Imagine how much better off you would be if the contract you want to enforce had been reduced to writing. See West v. Quintanilla for what happens when it wasn’t.
West and Quintanilla had three agreements:
- The 2014 Commodity Trading Agreement (written and undisputed)
- The 2015 Purchase Agreement (written and undisputed)
- The March 15 Sale (unwritten and disputed … Why are we not surprised?)
In the first agreement West would trade commodities for himself and Quintanilla; he signed a $5 million promissory note and pledged his personal assets. In the second, which included an “entire agreement” clause, West sold Quintanilla assets for $4.5 million, who paid West’s debts and paid $1 million to West to cover projected taxes from the event. By the time of the third, West had lost $14 million under the first agreement (half his, half Quintanilla’s) and he owed the note. The parties agreed that Quantanilla could take the entire tax loss on the $14 million trading losses, and West sold assets to Quintanilla for $4.3 million less than their value.
Quintanilla then made demand upon West for full recovery of all amounts due under the note and asserted liens against West’s mineral interests in McMullen County. West then sued for slander of title for Quintanilla’s filing fraudulent liens, alleging that the third agreement satisfied his obligations under the earlier agreements.
The parol evidence rule
The rule precludes enforcement of any prior or contemporaneous agreement that addresses the same subject matter and is inconsistent with a written contract. Note: This is not the same thing as the contract construction rule, which prohibits, in an unambiguous written contract, consideration of extrinsic evidence to modify or add to the contract’s terms. The two rules are often confused but are different.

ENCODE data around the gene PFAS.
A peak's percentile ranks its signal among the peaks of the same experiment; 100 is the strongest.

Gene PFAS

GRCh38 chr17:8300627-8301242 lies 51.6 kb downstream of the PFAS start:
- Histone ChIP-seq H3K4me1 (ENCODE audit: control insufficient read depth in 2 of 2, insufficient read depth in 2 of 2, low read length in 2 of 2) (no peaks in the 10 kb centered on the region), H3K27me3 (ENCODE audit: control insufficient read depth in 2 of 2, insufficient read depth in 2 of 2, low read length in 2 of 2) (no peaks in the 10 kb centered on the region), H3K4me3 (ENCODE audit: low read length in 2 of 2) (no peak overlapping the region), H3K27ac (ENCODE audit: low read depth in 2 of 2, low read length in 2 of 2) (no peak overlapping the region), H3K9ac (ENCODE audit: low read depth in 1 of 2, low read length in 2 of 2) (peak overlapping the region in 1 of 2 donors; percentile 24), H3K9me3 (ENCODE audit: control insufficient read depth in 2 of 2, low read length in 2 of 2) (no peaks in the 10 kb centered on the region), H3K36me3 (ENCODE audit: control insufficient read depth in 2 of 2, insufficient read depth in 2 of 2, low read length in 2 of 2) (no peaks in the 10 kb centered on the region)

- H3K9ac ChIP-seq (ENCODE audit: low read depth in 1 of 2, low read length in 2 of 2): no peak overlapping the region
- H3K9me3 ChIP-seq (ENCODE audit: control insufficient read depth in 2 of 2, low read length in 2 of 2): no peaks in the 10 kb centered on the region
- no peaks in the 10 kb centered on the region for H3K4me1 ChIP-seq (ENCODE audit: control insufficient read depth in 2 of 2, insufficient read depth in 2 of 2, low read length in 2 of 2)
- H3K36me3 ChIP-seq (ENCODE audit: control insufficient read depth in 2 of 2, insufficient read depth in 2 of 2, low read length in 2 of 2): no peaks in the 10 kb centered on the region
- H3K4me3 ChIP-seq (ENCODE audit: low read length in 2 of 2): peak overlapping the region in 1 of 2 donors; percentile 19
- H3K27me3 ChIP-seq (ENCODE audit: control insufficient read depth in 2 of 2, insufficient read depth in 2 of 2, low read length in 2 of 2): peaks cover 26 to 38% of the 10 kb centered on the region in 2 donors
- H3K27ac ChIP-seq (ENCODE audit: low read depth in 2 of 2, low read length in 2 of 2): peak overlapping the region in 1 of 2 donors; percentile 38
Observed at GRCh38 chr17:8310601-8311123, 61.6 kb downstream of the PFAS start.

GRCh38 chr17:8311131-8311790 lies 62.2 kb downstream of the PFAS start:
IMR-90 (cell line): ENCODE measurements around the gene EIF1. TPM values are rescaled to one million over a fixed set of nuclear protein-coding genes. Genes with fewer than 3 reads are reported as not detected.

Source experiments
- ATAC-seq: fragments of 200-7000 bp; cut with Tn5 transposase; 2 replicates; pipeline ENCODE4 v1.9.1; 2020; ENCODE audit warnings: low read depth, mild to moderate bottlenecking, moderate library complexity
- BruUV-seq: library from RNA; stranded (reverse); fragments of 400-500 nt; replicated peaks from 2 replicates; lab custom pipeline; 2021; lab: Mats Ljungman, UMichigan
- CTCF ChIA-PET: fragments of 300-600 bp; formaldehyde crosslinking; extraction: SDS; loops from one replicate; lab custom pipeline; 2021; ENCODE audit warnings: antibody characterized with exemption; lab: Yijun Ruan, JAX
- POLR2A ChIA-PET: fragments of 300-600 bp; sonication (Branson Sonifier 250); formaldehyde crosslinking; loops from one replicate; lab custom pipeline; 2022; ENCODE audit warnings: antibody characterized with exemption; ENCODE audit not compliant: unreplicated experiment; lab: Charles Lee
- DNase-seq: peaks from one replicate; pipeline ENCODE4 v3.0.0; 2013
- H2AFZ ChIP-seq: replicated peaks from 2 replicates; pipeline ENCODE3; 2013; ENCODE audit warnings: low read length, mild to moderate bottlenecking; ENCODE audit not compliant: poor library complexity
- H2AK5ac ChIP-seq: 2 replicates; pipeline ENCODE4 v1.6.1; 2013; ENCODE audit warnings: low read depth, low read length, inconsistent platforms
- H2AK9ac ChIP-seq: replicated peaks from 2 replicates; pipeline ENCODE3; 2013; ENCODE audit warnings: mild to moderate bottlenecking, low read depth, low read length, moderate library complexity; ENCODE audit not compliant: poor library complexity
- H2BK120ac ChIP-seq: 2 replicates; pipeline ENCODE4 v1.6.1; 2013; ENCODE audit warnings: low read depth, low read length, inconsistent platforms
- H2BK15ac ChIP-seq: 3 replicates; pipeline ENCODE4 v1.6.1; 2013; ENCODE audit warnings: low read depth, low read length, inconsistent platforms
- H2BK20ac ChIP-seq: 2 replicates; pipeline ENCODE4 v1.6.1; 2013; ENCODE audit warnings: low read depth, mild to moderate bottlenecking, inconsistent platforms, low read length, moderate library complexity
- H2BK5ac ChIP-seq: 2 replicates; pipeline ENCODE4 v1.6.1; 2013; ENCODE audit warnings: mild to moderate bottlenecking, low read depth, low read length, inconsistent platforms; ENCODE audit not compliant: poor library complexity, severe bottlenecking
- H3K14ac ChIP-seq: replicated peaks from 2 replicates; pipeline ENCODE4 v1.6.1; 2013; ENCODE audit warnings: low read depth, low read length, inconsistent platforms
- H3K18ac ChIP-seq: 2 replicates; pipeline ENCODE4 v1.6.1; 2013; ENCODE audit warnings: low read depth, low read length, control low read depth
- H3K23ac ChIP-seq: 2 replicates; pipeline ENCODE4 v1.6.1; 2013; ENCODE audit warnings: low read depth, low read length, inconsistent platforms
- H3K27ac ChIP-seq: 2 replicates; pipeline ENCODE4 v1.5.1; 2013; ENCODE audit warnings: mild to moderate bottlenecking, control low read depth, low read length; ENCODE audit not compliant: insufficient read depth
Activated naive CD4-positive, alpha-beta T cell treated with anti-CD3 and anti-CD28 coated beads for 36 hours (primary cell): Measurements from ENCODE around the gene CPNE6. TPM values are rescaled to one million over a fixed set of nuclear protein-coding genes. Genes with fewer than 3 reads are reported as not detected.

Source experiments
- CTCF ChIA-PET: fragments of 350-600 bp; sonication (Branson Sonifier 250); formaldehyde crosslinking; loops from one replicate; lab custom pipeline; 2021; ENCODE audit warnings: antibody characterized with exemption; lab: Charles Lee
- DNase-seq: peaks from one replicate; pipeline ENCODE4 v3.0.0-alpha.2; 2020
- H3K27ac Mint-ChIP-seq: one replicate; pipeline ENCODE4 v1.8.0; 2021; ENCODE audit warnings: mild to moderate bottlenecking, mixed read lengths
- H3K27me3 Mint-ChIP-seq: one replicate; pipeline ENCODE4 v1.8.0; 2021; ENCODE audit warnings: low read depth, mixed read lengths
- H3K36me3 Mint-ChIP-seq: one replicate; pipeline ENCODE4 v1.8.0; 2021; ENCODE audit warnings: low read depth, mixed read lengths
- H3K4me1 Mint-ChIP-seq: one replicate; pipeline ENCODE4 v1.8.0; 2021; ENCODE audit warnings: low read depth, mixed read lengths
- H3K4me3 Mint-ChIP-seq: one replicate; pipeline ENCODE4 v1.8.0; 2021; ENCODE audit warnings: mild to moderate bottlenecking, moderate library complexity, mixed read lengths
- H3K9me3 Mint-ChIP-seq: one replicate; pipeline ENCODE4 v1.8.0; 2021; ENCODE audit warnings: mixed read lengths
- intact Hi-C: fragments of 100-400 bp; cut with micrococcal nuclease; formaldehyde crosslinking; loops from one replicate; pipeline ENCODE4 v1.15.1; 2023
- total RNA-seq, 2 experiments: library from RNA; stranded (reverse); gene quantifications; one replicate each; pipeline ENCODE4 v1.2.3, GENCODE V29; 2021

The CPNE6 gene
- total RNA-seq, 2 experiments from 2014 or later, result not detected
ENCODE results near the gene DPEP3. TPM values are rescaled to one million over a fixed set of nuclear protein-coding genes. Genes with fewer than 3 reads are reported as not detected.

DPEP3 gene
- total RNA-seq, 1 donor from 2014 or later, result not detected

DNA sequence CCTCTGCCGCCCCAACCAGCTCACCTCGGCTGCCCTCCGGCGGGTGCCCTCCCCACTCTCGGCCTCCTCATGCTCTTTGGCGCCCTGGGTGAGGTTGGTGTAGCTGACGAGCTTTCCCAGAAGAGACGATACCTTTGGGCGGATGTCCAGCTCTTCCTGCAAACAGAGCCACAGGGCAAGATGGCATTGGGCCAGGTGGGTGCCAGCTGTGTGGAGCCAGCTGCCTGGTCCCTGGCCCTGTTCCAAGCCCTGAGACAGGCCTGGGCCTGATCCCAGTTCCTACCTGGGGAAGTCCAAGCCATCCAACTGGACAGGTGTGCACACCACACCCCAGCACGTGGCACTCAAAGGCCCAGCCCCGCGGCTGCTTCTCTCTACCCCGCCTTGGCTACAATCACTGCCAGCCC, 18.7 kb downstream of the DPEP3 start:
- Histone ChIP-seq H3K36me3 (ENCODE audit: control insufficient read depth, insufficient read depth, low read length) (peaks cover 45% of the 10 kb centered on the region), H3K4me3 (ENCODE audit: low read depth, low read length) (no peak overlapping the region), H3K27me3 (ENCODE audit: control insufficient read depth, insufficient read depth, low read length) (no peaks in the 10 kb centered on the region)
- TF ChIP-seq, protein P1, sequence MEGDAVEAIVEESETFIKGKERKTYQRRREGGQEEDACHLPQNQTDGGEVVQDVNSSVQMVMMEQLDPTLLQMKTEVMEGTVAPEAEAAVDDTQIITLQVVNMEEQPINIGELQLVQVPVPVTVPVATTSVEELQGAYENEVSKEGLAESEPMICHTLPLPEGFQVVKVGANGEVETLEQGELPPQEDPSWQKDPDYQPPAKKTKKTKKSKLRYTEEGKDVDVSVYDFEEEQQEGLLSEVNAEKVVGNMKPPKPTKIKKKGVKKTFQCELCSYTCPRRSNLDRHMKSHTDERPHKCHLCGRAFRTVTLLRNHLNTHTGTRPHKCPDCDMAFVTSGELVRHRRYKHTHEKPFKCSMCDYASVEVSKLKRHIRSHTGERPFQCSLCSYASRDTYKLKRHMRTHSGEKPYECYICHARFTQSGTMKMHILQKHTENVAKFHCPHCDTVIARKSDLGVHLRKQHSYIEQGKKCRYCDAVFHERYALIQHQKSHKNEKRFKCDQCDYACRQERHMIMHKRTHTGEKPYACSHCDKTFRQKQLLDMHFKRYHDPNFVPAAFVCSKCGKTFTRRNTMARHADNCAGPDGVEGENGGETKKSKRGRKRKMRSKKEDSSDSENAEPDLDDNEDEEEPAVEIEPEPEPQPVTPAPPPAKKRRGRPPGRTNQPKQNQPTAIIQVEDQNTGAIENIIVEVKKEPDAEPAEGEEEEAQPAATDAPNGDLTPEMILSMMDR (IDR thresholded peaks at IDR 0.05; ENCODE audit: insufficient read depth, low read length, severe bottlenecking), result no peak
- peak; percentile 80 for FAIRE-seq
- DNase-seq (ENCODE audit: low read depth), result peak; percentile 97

The parol evidence rule does not preclude enforcement of an agreement that is collateral to (supported by separate consideration and that the parties might naturally make separately under the circumstances) and not inconsistent with another agreement.
The court concluded that the March 2015 Sale was related and correlated with and culminated in the 2015 Purchase Agreement, but that “related” and “correlated” agreements can be collateral. Also, the two agreements did not address the same subject matter. The March 2015 Sale was a collateral oral agreement that was consistent with the 2015 Purchase Agreement even if it was construed to provide additional consideration for the sale of West’s assets. The parol evidence was admissible and did not bar West’s enforcement of the March 2015 Sale.
The parol evidence rule would prohibit extrinsic evidence to show that a written instrument was executed for a consideration different from that expressed in the instrument where the consideration is not a mere recital but is contractual in nature. Quantanilla’s problem: The parol evidence rule applies to contractual or general writings evidencing the creation, modification, termination or securing of particular right or obligation. The rule does not apply to mere statements or recitals of past facts.
The Texas Citizens Participation Act – RIP
This statute underwent a major overhaul by the 2019 Legislature and this case is one reason why. These parties traded punches all the way to the Texas Supreme Court just to decide whether West’s claims should be dismissed under the TCPA. The case didn’t determine whose testimony should be believed but merely decided whether the testimony was admissible.
Now, Joe Avery Blues featuring sons and grandsons of N O greats.
A fanciful quiz
Would these contracts be enforced even if they were written:
- Manny Machado’s promise to never again step on the first baseman’s ankle.
- Cersei’s promise to send troops North to defend Winterfell from the White Walkers.
- A celebrity’s promise not to fly his or her carbon spewing private jet to a global warming protest.